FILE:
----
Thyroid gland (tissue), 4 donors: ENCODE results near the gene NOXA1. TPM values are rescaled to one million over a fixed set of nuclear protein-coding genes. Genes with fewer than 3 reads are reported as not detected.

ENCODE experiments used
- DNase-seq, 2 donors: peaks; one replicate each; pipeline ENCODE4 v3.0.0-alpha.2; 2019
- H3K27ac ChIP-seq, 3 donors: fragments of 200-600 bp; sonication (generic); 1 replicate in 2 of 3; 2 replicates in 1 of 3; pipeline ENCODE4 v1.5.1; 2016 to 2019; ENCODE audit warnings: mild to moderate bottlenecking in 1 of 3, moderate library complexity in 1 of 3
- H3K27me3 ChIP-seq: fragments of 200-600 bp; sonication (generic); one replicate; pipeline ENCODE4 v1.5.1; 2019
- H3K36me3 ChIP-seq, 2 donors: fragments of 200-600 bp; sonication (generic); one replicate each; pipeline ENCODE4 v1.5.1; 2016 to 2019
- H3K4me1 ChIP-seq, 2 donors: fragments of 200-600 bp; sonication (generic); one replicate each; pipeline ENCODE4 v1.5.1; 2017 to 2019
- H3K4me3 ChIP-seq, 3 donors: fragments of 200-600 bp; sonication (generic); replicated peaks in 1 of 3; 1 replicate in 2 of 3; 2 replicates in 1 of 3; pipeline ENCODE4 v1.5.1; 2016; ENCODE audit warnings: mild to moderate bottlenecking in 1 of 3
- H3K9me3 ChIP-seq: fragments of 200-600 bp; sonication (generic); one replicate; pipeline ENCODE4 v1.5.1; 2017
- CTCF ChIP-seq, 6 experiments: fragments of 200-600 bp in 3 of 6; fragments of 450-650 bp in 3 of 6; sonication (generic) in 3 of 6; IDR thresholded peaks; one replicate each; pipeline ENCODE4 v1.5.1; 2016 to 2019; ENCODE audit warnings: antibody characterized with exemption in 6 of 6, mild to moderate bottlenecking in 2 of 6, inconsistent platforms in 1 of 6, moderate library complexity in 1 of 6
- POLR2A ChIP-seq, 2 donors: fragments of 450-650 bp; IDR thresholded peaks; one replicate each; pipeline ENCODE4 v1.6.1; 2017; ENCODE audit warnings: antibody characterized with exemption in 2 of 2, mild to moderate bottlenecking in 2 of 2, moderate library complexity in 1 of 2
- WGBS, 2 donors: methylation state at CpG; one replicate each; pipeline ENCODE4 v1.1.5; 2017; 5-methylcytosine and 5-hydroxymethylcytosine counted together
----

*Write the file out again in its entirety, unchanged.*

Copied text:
Thyroid gland (tissue), 4 donors: ENCODE results near the gene NOXA1. TPM values are rescaled to one million over a fixed set of nuclear protein-coding genes. Genes with fewer than 3 reads are reported as not detected.

ENCODE experiments used
- DNase-seq, 2 donors: peaks; one replicate each; pipeline ENCODE4 v3.0.0-alpha.2; 2019
- H3K27ac ChIP-seq, 3 donors: fragments of 200-600 bp; sonication (generic); 1 replicate in 2 of 3; 2 replicates in 1 of 3; pipeline ENCODE4 v1.5.1; 2016 to 2019; ENCODE audit warnings: mild to moderate bottlenecking in 1 of 3, moderate library complexity in 1 of 3
- H3K27me3 ChIP-seq: fragments of 200-600 bp; sonication (generic); one replicate; pipeline ENCODE4 v1.5.1; 2019
- H3K36me3 ChIP-seq, 2 donors: fragments of 200-600 bp; sonication (generic); one replicate each; pipeline ENCODE4 v1.5.1; 2016 to 2019
- H3K4me1 ChIP-seq, 2 donors: fragments of 200-600 bp; sonication (generic); one replicate each; pipeline ENCODE4 v1.5.1; 2017 to 2019
- H3K4me3 ChIP-seq, 3 donors: fragments of 200-600 bp; sonication (generic); replicated peaks in 1 of 3; 1 replicate in 2 of 3; 2 replicates in 1 of 3; pipeline ENCODE4 v1.5.1; 2016; ENCODE audit warnings: mild to moderate bottlenecking in 1 of 3
- H3K9me3 ChIP-seq: fragments of 200-600 bp; sonication (generic); one replicate; pipeline ENCODE4 v1.5.1; 2017
- CTCF ChIP-seq, 6 experiments: fragments of 200-600 bp in 3 of 6; fragments of 450-650 bp in 3 of 6; sonication (generic) in 3 of 6; IDR thresholded peaks; one replicate each; pipeline ENCODE4 v1.5.1; 2016 to 2019; ENCODE audit warnings: antibody characterized with exemption in 6 of 6, mild to moderate bottlenecking in 2 of 6, inconsistent platforms in 1 of 6, moderate library complexity in 1 of 6
- POLR2A ChIP-seq, 2 donors: fragments of 450-650 bp; IDR thresholded peaks; one replicate each; pipeline ENCODE4 v1.6.1; 2017; ENCODE audit warnings: antibody characterized with exemption in 2 of 2, mild to moderate bottlenecking in 2 of 2, moderate library complexity in 1 of 2
- WGBS, 2 donors: methylation state at CpG; one replicate each; pipeline ENCODE4 v1.1.5; 2017; 5-methylcytosine and 5-hydroxymethylcytosine counted together